These reforms have important implications for in the way Personal Injury Claims
are dealt with from now on.
"The Woolf Reforms" is the general term given to describe the substantial
changes to Civil Court rules in England and Wales which became effective on April
26 1999. The changes follow recommendations put forward by Lord Woolf following
his review of the existing system. The review did not extend to Scotland & Northern
Ireland, but both judicial systems are known to be looking at proposals to see
if they have a role for them.
A number of flaws were identified in the current system, relating mostly to unnecessary
delay and cost. The main change that Woolf recommends relates to the time scales
that parties have in which to investigate and prepare their cases. The reform
is all about access to justice as quickly and cheaply as possible, and avoidance
of unnecessary litigation.
What Are The Main Changes?
After April 26 1999, claims will be placed into one of three tracks:
Small Claims - less than £5,000 property and/or less than ٟ,000
Multi Track Claims -all claims over £15,000 plus more complex,
lower value claims not suitable for Fast Track.
At the moment Woolf specifically relates to Personal
Injury Claims only however handling of other claims
needs to comply with the spirit of the Reforms.
The Reforms also introduce new Pre-action Protocols:
The initial Letter of Claim (usually from the claimant's
solicitors) should be sent to you in duplicate to make it easier
for you to notify your relevant insurer.
This letter must include a clear summary of the facts and
indicate the nature of the injuries suffered and any financial loss
An acknowledgement identifying the insurer and requesting
further information if necessary, must be sent by the Insurer within
21 days. You should not acknowledge this letter of claim.
The Insurer has a maximum of 3 months from their acknowledgement
to complete their investigation and to respond on your behalf confirming
either acceptance or denial of liability.
If liability is being denied, then copies of all relevant
documents must be provided to the claimants solicitors at that stage.
Failure to meet these time scales will enable the claimant to issue
proceedings and may also allow other fines/penalties, especially
as regards level of costs.
Some Practical Issues For You
To help your insurer represent you effectively and meet the new time
scales, when dealing with Personal Injury Claims you should:
Notify them (via CIB Ltd) immediately of all incidents
involving 3 days or more absence from work, and any others where
you believe that a claim will be forthcoming.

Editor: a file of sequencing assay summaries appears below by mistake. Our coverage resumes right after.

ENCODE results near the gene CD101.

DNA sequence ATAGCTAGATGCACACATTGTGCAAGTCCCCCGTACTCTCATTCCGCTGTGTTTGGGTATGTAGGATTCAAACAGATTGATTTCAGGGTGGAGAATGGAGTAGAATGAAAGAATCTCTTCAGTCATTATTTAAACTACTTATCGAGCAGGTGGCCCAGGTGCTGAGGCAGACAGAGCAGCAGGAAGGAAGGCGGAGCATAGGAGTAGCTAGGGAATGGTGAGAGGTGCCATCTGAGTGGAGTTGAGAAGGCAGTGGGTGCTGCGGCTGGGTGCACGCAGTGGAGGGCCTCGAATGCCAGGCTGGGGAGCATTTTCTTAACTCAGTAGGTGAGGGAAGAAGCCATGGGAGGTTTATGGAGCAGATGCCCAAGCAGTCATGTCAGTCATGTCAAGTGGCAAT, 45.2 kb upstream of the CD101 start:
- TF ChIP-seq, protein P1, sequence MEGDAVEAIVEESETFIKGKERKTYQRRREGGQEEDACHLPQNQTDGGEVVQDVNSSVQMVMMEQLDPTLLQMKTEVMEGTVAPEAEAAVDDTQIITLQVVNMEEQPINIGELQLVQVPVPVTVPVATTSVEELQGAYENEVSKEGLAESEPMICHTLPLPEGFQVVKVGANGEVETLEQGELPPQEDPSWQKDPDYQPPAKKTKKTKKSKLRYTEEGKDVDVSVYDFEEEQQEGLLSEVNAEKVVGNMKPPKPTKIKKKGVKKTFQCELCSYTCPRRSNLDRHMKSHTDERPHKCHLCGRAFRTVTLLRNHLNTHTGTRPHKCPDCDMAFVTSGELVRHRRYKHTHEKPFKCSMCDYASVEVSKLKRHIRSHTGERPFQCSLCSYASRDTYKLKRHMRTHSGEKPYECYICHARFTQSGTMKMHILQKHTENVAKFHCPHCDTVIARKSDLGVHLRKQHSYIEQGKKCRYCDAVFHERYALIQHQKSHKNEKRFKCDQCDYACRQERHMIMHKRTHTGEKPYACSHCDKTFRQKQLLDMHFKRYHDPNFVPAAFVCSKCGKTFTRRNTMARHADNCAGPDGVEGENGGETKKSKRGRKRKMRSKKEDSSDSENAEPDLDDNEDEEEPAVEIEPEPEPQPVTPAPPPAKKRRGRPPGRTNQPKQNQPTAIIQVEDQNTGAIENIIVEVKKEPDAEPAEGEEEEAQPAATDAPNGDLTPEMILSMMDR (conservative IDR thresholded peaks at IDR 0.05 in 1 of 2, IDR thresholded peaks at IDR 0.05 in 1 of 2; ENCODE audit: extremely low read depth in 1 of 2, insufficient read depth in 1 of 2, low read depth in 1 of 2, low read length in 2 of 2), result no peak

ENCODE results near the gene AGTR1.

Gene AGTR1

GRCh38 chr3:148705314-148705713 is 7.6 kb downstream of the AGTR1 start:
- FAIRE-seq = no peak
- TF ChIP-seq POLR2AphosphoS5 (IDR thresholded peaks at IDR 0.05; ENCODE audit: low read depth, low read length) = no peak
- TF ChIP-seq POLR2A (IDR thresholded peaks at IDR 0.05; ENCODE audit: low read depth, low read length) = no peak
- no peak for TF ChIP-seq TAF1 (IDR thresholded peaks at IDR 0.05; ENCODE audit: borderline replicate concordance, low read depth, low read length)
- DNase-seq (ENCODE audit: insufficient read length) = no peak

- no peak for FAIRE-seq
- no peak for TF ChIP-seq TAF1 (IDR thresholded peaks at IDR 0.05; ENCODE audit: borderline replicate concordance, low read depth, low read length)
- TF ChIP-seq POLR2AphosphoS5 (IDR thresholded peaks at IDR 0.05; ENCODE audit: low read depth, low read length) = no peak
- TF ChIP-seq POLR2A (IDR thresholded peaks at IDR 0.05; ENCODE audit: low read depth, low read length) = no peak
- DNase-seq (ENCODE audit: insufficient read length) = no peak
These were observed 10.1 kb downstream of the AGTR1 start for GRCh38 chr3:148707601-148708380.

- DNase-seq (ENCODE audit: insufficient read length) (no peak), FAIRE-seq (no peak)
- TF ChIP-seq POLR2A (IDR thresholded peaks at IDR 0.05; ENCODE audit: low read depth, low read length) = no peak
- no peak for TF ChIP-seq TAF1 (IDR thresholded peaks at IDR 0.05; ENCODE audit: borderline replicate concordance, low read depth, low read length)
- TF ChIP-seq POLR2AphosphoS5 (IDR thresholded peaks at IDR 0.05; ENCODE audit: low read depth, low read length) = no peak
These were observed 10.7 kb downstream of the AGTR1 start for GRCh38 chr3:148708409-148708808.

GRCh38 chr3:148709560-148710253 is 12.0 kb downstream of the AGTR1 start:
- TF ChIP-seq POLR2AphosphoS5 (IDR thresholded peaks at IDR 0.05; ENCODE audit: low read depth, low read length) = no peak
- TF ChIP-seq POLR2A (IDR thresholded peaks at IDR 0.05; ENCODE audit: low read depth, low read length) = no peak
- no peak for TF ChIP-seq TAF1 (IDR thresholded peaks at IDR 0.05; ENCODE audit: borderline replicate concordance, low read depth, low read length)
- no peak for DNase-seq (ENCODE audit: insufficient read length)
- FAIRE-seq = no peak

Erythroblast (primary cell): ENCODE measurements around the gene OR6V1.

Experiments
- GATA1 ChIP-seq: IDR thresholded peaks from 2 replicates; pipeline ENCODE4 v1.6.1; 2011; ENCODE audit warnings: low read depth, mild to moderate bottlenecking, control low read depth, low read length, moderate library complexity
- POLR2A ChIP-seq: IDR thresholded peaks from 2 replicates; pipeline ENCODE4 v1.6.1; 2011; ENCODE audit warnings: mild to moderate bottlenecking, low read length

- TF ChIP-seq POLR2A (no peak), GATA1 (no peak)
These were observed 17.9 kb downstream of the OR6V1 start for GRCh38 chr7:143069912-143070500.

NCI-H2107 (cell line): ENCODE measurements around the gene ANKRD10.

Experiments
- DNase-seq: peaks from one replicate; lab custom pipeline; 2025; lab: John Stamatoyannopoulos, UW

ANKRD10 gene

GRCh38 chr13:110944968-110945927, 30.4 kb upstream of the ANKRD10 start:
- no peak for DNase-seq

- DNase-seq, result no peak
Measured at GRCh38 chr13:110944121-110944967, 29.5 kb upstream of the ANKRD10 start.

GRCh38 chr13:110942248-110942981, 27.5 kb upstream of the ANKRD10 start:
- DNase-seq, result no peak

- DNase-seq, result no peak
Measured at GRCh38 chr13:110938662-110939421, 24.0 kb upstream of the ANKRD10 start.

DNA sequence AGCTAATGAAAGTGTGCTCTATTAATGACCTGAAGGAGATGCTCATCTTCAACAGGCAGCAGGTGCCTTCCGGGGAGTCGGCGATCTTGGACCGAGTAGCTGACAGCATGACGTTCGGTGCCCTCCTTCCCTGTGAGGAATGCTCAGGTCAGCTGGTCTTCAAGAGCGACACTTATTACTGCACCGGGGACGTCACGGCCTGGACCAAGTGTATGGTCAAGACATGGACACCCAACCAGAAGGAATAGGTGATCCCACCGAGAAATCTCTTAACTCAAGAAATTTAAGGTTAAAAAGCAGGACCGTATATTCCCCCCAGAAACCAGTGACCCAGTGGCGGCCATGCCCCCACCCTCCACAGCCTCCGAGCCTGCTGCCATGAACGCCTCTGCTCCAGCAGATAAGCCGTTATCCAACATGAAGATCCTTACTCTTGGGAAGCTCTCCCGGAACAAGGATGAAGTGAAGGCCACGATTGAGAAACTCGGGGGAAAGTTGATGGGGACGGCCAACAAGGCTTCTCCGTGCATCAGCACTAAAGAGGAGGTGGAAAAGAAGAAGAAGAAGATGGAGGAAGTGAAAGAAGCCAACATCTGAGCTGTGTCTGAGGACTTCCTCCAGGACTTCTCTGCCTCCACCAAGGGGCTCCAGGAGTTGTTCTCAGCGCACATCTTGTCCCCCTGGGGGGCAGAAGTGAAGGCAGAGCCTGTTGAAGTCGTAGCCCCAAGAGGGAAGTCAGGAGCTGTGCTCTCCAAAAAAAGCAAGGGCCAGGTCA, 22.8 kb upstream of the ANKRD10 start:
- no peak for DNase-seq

Ensure that every relevant person within your organisation
knows who is responsible for receiving Letters of Claim, and these
are passed Directly To Your Insurers, Immediately and Unanswered.
Nominate a Deputy for dealing with Letters of Claim, especially
at holiday times -21 days is an exceptionally short deadline.
Ensure that incidents are investigated thoroughly. Take witness
statements and photographs as appropriate.
Establish procedures to guarantee early availability to your
insurers of witnesses and all relevant paperwork (i.e. accident book
entry, incident report, earnings information, training records, warning
notices, personal protective equipment records).
Consider establishing and maintaining a central 'library'
of potentially disclosable documents, to avoid having to track them
down for each claim.
The Employers' Liability (Compulsory Insurance) Regulations 1998
These new regulations, which came into force on 1st January 1999,
introduce a number of changes that you need to be aware of.
Employers' Liability Limit of Indemnity:
The minimum limit of indemnity required is increased from £2M
to £5M (£10M is however the industry standard in most
The indemnity limit applies in respect of the amount of any
claim AND costs incurred in claims handling.
Where the policyholder is a company and subsidiaries, the
Regulations apply as if they were a single employer, i.e. the minimum £5M
limit is not required separately for each insured company. However,
this provision does not apply to 'Associated' companies who will
require their own policy and indemnity limit.
Existing policies may continue beyond 1/1/1999 but, where
necessary, must be rearranged on expiry/renewal (and in any case
no later than 1/1/2000) to meet the new regulations.
The Certificate must be more specific over the companies
covered by the policy. The options are to state that the policy